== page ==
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Prevent Heat Exhaustion and Stroke

Prevent Heat Exhaustion and Stroke

When the heat index soars into the triple digits, those working or playing outdoors need to take precautions against heat exhaustion and heat stroke. Young children and the elderly are especially vulnerable to extreme heat. To prevent heat exhaustion and heat stroke practice the following:

  • Drink water hourly to keep the body hydrated.
  • If you are involved in vigorous sports activities such as running a marathon or playing football, drink one cup of water or a sports drink every 20 to 30 minutes.
  • Working in the early morning and quitting in the early afternoon is really advisable for those laboring in extremely hot weather.

Signs of Heat Exhaustion

Individuals who perspire a lot when working outside in severe hot weather may experience cramping in their legs, arms, or stomach. If cramping occurs while laboring in the heat, it is most likely a sign of heat exhaustion. Heat cramps occur due to a lack of salt in the body. Other signs of heat exhaustion are paleness of skin, weakness, feeling faint, and even nausea. To treat heat exhaustion or heat cramps, follow these steps:

  • The individual should sit or lie down in a cool or shaded place and gently massage the cramping areas.
    Individuals experiencing weakness or nausea as well as leg cramps should lie down with their feet raised while someone rubs their legs.
  • Remove shoes and socks and loosen clothing to help lower the body temperature.
  • Apply a cold compress to the face to help prevent fainting and to cool the body.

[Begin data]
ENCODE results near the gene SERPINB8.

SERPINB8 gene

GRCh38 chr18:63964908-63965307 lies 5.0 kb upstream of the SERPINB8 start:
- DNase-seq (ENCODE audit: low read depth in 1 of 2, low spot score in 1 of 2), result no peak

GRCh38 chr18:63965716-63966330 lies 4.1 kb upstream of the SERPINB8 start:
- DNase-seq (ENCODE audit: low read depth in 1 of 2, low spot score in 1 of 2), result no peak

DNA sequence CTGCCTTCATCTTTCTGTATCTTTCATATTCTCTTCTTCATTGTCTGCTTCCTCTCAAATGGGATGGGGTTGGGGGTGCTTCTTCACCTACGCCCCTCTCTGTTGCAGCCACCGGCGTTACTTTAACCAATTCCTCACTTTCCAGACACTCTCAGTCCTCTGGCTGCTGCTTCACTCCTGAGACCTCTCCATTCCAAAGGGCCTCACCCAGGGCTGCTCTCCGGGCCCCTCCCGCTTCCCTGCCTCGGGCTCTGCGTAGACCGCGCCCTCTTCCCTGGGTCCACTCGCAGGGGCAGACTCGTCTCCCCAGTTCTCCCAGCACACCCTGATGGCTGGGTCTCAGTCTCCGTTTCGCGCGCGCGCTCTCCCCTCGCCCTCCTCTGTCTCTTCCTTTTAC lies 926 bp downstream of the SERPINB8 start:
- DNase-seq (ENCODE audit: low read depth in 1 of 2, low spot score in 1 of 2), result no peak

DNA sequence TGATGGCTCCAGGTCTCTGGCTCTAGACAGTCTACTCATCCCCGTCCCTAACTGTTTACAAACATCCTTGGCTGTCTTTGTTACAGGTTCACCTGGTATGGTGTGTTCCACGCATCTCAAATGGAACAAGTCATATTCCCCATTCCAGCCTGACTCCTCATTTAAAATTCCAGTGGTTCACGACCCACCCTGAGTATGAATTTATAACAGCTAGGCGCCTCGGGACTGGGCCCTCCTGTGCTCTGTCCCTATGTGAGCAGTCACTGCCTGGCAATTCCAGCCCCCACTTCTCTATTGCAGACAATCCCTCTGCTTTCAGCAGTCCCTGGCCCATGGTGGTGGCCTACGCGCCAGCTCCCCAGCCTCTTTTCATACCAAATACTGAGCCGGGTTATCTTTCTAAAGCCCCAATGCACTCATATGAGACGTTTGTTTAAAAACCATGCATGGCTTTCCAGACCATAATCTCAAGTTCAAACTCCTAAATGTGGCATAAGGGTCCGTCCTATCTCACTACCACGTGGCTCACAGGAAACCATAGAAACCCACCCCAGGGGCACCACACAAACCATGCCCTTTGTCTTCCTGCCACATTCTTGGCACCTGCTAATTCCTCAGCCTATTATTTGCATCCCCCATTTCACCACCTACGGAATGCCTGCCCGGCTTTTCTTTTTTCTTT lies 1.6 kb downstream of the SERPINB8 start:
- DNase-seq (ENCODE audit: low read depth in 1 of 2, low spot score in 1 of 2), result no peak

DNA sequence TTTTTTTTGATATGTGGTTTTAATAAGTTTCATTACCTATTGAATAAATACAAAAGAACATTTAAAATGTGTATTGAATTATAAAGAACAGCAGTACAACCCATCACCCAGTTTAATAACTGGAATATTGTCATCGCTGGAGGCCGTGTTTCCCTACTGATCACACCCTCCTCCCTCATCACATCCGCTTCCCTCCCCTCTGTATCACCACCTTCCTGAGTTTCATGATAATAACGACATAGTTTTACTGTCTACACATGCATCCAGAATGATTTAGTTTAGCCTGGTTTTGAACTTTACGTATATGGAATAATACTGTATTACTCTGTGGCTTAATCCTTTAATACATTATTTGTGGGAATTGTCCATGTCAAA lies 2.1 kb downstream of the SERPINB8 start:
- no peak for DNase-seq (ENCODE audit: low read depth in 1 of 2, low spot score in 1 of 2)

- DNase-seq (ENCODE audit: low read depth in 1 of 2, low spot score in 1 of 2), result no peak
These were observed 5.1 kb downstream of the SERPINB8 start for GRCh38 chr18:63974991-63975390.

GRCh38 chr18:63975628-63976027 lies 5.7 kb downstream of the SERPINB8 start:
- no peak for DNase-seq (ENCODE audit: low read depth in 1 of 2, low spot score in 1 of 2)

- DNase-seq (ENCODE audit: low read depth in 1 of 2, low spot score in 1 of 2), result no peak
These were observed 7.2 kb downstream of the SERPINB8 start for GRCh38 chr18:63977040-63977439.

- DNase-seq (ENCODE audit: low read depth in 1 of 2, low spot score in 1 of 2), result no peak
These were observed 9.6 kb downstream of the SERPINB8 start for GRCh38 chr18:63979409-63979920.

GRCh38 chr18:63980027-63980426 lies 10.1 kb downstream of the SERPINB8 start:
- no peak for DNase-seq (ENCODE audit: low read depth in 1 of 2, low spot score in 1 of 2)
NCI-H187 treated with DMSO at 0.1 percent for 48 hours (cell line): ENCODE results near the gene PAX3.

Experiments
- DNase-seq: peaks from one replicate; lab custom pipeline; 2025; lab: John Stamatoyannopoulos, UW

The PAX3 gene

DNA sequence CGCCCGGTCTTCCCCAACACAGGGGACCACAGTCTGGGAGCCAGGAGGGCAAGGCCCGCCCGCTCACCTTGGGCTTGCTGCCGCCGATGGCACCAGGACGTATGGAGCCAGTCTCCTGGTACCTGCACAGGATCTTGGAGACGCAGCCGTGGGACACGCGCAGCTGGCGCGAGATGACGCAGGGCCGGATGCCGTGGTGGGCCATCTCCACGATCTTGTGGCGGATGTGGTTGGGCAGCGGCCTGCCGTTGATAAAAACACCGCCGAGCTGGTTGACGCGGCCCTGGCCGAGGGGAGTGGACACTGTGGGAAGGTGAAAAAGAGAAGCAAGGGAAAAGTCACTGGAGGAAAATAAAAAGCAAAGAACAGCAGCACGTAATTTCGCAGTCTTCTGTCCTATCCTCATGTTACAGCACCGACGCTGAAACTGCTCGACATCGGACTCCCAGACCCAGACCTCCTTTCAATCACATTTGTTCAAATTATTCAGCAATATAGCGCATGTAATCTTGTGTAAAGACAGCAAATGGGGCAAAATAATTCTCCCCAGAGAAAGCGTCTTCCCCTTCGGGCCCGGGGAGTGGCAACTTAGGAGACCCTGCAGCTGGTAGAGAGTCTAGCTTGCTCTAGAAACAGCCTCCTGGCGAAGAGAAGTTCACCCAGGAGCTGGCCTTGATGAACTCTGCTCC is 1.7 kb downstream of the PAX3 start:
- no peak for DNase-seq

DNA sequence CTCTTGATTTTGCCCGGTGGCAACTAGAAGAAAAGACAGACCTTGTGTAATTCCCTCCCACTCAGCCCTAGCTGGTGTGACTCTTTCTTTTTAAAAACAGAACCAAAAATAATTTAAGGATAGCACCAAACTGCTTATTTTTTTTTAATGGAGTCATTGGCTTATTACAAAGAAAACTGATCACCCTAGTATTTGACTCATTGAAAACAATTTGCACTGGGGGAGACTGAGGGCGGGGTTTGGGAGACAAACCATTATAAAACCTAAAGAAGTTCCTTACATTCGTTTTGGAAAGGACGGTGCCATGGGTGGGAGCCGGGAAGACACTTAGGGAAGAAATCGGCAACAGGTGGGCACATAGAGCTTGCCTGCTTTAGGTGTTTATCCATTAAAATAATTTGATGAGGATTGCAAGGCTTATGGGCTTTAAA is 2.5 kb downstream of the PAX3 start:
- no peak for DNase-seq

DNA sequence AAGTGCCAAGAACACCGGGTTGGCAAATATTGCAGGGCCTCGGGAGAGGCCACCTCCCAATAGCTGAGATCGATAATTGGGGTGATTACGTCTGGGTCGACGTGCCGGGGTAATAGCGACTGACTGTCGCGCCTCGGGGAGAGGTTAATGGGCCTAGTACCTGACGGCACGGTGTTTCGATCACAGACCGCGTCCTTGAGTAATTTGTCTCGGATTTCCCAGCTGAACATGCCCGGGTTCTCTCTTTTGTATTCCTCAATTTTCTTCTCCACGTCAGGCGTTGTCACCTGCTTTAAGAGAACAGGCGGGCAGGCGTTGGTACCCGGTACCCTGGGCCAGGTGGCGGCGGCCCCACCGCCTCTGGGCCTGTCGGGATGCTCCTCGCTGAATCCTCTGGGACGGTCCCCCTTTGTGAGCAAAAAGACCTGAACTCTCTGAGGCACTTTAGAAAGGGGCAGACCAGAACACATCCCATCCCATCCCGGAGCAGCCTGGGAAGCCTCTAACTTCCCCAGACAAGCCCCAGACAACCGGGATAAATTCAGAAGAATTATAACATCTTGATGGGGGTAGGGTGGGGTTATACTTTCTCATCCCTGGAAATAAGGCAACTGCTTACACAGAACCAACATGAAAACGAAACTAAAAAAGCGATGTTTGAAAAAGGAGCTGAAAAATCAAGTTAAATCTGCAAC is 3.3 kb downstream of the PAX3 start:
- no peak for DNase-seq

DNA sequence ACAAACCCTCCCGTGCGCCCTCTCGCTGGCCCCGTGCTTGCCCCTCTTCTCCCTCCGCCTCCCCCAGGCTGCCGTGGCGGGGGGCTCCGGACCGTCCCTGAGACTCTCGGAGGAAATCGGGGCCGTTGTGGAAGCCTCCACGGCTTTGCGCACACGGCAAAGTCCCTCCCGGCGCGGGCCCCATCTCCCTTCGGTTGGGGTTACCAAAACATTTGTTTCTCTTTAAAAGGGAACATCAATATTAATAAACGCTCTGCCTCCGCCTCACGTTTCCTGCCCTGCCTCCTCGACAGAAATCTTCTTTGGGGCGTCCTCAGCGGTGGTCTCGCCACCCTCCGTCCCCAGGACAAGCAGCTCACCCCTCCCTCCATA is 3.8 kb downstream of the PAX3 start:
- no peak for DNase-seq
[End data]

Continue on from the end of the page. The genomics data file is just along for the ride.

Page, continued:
• Stir a teaspoon of salt into a liter of water and drink it. A sports beverage that contains sodium and potassium will also help. Repeat this once every hour until the cramps stop.

Signs of Heat Stroke

Heat stroke is much less common than heat exhaustion, but much more serious. How heat stroke differs is that the skin becomes red, hot, and dry, with no sign of perspiration. A high fever is present and the person will either feel very ill or become unconscious. In this situation, the body temperature must be lowered immediately. Move the heat stroke victim to shade, soak the person with ice water if possible, and fan the person until help arrives or the fever drops. Professional medical help is necessary in cases of heat stroke and should be sought immediately.

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  • Richard Sutton says:

    Back in the late 60’s and early 70’s they use to give out salt tablets to help with heat related illness. Then they said that salt was not good for you and stop the practace. In the 80’s I work at a hspital and I had to wash the windows, I would get head ache after doing the window, this stop when I started to drink watwer that I put salt into the glass and dranked it. My head aches stopped after I did that little thing.

  • TxCoyote05 says:

    also pickled juice will help prevent Cramps

  • am says:

    quinine water helps most cramp sufferers, as well as hangovers

  • Ruth says:

    To get rid of hiccups… take a Tum. It works.

  • If you notice a hole in the upper left-hand corner of your Farmers' Almanac, don't return it to the store! That hole isn't a defect; it's a part of history. Starting with the first edition of the Farmers' Almanac in 1818, readers used to nail holes into the corners to hang it up in their homes, barns, and outhouses (to provide both reading material and toilet paper). In 1919, the Almanac's publishers began pre-drilling holes in the corners to make it even easier for readers to keep all of that invaluable information (and paper) handy.

    Reading Farmers' Almanac on Tablet with Doggie

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